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Geithner's pick for top Treasury post withdraws

March 5, 2009 |  3:50 pm

Annette Nazareth, who had been Treasury Secretary Timothy Geithner's pick to be his top deputy, has withdrawn her name from consideration, reports say.

Her change of heart is another blow to Geithner, who is overseeing the financial-system rescue without a support team at Treasury because of delays in the nomination process.

Nazareth’s decision was reported this afternoon by the Wall Street Journal and Bloomberg News.

"People familiar with the decision say Nazareth withdrew in large part because of the long vetting process, which had taken weeks and included two rounds of intense questioning," the Journal reported. "Nazareth was not found to have any tax or nanny problems, these people say."

Annettenazareth Nazareth, a partner at the law firm of Davis, Polk & Wardwell, was an SEC commissioner from July 2005 to January 2008.

The Journal reported that Geithner's pick for undersecretary for international affairs, Caroline Atkinson, also has withdrawn.

Paul Volcker, the former Federal Reserve chairman who now is one of President Obama’s top economic advisors, told Congress on Feb. 26 that it was "shameful" that Geithner still lacked critical support staff.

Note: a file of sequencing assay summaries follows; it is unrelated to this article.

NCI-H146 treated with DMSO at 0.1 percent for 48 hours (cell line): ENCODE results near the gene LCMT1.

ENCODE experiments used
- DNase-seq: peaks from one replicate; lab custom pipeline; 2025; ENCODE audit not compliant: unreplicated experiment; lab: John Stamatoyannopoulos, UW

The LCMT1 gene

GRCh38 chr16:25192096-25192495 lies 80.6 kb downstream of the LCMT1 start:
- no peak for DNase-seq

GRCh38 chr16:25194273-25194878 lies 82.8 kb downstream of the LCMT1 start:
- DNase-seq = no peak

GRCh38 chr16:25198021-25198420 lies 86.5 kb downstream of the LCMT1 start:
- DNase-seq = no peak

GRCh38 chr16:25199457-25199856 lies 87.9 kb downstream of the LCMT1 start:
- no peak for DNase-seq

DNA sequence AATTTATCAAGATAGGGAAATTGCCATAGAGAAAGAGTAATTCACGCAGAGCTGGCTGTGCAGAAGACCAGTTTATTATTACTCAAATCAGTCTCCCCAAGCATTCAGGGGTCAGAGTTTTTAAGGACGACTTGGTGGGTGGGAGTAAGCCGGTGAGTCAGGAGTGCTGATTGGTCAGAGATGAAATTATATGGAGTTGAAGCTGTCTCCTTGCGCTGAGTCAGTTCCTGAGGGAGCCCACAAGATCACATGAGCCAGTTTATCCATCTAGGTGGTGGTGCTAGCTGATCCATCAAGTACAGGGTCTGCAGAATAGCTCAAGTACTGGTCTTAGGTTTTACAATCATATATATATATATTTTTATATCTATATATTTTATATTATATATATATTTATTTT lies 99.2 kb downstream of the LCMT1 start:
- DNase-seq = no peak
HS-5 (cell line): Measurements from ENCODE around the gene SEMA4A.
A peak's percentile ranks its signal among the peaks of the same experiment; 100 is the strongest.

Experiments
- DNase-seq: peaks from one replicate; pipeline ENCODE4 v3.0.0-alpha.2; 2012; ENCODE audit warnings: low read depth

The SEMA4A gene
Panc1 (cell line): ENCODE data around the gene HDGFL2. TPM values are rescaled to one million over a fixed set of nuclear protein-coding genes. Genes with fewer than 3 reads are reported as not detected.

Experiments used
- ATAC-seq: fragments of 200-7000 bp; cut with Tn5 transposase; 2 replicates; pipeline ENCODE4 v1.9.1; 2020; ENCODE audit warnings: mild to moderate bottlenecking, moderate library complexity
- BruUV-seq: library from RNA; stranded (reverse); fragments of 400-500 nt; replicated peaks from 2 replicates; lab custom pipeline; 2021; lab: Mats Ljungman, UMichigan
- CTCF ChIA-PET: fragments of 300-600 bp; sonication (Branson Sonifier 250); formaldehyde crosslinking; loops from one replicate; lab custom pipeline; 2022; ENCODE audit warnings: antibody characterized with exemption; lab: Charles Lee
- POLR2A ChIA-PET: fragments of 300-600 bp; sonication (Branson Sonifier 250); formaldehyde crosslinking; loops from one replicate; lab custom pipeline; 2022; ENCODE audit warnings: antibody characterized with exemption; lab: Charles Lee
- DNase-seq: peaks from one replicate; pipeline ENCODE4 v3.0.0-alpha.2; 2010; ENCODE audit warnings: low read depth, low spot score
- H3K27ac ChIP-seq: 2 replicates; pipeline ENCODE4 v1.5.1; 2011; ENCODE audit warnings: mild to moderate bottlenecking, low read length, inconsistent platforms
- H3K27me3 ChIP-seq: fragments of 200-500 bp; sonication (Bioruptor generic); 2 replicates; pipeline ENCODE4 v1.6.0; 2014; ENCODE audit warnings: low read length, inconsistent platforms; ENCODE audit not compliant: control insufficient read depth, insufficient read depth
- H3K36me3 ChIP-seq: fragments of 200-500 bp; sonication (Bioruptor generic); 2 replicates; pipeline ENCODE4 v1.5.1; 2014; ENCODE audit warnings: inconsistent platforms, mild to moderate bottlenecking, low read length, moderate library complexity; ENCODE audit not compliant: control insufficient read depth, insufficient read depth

"The secretary of the Treasury is sitting there without a deputy, without any undersecretaries, without any, as far as I know, assistant secretaries responsible in substantive areas at a time of very severe crisis. He shouldn't be sitting there alone," Volcker said.

"Now various things have contributed to this, I guess, including vetting procedures, but it really is an unfortunate situation," he said.

The Obama administration’s tough ethics rules are said to be limiting potential candidates for Treasury jobs and lengthening the vetting process.

Geithner told the Senate Finance Committee on Wednesday that the administration was proceeding as "carefully as you would expect, and you know we’re trying to make sure that we have the best talent in the country, frankly."

-- Tom Petruno

Photo: Annette Nazareth. Credit: Jamie Rose / Bloomberg News

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